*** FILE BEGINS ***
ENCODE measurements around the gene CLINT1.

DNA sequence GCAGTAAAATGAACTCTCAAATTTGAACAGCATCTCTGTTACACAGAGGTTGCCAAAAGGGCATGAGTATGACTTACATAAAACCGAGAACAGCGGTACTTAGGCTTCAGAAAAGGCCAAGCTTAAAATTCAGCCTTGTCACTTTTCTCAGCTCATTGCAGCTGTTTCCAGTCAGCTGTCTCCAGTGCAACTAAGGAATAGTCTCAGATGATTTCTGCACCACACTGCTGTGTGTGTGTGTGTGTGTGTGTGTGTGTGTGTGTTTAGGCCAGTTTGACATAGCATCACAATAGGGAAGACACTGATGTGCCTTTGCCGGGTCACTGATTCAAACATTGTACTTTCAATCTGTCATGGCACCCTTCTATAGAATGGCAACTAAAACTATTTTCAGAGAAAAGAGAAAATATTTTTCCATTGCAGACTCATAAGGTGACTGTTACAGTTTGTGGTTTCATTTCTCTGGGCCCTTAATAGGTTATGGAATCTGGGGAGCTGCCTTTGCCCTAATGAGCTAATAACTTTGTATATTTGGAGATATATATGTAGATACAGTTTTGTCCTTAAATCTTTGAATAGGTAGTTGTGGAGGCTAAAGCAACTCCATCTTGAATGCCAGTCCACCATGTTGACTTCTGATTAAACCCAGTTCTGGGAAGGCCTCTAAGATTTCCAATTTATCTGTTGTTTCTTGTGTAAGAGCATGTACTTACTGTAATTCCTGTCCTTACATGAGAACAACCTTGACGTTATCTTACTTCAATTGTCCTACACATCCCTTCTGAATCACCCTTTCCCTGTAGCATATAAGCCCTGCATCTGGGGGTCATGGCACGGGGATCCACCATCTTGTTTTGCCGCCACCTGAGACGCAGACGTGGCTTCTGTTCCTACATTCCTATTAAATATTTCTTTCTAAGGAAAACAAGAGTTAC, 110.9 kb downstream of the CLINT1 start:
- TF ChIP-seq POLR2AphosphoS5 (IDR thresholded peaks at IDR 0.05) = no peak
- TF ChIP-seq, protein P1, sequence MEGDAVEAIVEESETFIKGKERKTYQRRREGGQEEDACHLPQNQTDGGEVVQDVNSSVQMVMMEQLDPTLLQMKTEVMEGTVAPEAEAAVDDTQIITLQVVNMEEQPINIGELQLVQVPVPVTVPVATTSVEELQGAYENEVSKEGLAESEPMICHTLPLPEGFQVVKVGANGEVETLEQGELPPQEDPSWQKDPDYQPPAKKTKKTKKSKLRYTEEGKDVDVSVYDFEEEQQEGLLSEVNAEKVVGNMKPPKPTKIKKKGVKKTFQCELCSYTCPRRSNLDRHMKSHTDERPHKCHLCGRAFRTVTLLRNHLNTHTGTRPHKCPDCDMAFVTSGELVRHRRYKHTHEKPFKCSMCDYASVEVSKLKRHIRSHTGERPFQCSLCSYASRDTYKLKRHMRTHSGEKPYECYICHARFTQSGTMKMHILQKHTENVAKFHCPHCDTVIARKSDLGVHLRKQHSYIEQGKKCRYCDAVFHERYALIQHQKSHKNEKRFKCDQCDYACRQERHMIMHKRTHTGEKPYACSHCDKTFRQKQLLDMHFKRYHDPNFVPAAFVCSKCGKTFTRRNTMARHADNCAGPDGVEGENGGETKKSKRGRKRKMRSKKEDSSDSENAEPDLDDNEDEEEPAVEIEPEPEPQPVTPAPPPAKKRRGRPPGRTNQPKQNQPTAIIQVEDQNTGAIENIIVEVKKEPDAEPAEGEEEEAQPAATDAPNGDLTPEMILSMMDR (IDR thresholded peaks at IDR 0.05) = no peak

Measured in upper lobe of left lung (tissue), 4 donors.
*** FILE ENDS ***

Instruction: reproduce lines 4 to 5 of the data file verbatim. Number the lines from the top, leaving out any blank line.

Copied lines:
- TF ChIP-seq, protein P1, sequence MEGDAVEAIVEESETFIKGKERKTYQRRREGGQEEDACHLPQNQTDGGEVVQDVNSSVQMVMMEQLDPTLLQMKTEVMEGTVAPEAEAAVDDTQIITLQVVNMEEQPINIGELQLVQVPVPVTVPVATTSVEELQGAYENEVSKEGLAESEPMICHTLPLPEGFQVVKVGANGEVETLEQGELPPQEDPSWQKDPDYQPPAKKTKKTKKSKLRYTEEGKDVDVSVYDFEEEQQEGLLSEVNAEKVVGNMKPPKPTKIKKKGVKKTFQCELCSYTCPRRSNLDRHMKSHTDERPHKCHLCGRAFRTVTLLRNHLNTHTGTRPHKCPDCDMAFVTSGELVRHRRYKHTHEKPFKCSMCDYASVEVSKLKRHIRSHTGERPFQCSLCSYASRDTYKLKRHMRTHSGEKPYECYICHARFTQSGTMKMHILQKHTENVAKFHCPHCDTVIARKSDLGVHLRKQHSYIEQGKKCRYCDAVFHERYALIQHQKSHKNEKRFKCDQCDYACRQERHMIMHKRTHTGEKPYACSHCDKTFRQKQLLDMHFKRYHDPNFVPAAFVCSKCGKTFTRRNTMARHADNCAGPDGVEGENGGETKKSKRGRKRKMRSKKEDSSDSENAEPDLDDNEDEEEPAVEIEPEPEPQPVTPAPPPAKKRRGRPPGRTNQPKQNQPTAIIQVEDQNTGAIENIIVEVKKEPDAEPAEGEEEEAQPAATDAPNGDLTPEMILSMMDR (IDR thresholded peaks at IDR 0.05) = no peak

Measured in upper lobe of left lung (tissue), 4 donors.